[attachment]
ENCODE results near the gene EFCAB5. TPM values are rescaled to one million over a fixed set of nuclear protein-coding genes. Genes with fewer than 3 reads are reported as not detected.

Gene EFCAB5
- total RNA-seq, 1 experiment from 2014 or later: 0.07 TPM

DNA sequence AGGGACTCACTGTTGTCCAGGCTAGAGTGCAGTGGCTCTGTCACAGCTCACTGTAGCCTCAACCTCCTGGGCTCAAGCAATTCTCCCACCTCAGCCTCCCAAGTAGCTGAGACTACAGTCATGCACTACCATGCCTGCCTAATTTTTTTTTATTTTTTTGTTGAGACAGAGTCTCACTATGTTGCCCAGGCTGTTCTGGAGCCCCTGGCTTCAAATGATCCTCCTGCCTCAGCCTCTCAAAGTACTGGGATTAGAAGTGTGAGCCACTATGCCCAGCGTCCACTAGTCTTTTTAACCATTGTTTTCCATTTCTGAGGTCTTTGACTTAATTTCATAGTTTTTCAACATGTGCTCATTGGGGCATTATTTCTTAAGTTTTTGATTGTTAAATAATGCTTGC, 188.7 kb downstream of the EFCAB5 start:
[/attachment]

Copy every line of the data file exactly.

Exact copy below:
ENCODE results near the gene EFCAB5. TPM values are rescaled to one million over a fixed set of nuclear protein-coding genes. Genes with fewer than 3 reads are reported as not detected.

Gene EFCAB5
- total RNA-seq, 1 experiment from 2014 or later: 0.07 TPM

DNA sequence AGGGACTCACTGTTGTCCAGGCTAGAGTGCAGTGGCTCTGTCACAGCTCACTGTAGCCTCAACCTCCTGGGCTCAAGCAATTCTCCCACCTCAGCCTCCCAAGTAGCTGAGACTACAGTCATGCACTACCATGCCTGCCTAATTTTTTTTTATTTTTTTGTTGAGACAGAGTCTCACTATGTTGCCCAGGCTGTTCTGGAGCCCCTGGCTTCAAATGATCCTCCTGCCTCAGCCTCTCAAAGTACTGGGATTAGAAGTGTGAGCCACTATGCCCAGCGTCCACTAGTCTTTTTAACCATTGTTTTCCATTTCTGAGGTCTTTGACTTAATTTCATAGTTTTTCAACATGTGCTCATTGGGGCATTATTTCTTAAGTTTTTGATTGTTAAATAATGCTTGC, 188.7 kb downstream of the EFCAB5 start: